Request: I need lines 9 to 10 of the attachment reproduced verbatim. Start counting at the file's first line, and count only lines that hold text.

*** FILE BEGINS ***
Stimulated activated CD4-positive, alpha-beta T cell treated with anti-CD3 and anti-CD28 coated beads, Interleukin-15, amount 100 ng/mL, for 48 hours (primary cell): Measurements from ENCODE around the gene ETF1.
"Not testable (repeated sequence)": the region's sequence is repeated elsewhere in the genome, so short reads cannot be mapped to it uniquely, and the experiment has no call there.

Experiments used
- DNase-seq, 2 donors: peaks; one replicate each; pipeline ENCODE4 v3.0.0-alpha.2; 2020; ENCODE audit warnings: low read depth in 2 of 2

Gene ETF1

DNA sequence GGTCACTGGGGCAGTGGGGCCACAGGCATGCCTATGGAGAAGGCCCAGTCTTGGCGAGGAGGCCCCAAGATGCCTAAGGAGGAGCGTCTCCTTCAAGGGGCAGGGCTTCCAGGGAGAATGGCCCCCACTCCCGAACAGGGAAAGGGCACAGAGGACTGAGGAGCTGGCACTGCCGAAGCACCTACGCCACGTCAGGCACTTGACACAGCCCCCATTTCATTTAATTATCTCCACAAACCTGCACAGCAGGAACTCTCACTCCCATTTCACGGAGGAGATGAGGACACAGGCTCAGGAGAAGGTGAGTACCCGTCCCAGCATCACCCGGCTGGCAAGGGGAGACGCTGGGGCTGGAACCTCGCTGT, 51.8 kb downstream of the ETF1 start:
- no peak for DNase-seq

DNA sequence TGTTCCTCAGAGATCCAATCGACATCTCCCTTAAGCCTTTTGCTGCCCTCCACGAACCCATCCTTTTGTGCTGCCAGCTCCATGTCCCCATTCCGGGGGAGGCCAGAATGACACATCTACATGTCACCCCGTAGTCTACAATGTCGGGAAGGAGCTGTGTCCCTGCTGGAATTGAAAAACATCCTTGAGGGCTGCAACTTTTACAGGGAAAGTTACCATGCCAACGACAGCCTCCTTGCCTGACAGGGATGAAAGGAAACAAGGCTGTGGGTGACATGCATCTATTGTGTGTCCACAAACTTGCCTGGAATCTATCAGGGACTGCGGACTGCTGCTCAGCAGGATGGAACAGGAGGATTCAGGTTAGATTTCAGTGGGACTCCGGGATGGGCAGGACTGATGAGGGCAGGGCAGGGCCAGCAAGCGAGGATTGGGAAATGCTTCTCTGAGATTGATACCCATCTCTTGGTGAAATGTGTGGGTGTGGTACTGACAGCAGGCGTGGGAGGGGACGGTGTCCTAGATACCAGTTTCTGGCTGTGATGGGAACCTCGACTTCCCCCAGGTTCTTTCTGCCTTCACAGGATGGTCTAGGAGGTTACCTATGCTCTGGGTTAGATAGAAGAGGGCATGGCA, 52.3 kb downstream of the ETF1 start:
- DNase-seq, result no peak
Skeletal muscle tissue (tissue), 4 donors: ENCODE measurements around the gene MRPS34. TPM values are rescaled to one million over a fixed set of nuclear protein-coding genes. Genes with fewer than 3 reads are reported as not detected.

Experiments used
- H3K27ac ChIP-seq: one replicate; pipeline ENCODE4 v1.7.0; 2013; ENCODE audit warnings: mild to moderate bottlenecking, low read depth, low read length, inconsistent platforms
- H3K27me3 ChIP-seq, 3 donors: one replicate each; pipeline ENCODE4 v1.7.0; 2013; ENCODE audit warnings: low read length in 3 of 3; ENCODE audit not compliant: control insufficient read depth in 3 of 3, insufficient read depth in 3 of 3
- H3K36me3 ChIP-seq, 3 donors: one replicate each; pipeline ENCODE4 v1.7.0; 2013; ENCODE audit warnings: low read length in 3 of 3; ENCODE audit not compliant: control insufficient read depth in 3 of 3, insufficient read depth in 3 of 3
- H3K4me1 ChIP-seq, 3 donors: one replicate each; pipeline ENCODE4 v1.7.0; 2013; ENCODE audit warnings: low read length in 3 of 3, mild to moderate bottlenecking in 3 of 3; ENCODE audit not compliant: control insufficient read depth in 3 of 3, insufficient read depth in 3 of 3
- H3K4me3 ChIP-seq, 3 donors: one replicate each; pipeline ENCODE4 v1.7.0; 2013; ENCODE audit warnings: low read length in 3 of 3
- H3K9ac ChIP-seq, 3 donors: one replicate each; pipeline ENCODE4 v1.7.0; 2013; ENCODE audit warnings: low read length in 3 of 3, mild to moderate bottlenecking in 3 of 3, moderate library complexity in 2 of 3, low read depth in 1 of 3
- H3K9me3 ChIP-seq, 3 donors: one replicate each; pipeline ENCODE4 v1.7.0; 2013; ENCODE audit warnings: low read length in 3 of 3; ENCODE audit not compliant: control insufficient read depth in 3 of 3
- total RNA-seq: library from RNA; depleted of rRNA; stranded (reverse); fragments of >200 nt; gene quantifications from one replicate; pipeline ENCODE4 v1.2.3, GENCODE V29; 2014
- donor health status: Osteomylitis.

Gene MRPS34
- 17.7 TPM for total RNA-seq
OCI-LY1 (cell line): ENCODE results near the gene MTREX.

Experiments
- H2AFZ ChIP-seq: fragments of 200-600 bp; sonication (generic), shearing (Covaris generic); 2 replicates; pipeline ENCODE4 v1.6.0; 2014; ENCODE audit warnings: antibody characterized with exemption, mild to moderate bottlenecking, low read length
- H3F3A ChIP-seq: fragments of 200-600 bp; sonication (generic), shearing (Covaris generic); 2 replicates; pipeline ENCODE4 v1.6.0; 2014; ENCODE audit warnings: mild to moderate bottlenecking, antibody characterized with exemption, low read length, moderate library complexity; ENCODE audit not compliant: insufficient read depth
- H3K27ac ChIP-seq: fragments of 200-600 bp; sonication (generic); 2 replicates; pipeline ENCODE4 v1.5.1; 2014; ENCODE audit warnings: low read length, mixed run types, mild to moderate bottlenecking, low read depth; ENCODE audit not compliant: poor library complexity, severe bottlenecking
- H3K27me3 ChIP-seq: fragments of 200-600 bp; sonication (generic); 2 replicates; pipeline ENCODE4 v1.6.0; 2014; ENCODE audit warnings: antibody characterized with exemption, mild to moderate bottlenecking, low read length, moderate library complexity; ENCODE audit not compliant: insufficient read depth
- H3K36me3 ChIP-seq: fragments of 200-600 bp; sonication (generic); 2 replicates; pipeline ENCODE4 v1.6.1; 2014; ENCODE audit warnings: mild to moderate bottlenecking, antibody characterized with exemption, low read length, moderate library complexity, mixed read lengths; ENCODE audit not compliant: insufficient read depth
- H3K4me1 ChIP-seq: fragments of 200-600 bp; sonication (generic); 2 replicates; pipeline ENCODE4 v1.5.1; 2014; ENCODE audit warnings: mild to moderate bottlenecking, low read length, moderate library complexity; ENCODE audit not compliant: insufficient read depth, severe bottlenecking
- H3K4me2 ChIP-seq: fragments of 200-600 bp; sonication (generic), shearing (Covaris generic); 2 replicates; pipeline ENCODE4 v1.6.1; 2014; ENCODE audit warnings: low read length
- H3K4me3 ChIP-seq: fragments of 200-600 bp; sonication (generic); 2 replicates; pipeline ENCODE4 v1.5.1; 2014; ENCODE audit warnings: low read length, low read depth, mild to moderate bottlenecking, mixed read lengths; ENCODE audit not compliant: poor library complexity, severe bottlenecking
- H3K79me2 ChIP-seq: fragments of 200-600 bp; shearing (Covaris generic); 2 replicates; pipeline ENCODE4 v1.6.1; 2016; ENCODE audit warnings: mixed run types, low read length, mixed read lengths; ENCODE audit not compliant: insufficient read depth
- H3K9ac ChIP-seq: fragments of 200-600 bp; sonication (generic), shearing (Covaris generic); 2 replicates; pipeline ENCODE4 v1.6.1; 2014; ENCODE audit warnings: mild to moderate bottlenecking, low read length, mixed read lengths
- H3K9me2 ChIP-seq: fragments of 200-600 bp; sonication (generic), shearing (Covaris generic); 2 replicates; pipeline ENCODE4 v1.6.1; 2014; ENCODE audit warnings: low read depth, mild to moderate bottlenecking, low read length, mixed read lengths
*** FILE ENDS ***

- DNase-seq, result no peak
Skeletal muscle tissue (tissue), 4 donors: ENCODE measurements around the gene MRPS34. TPM values are rescaled to one million over a fixed set of nuclear protein-coding genes. Genes with fewer than 3 reads are reported as not detected.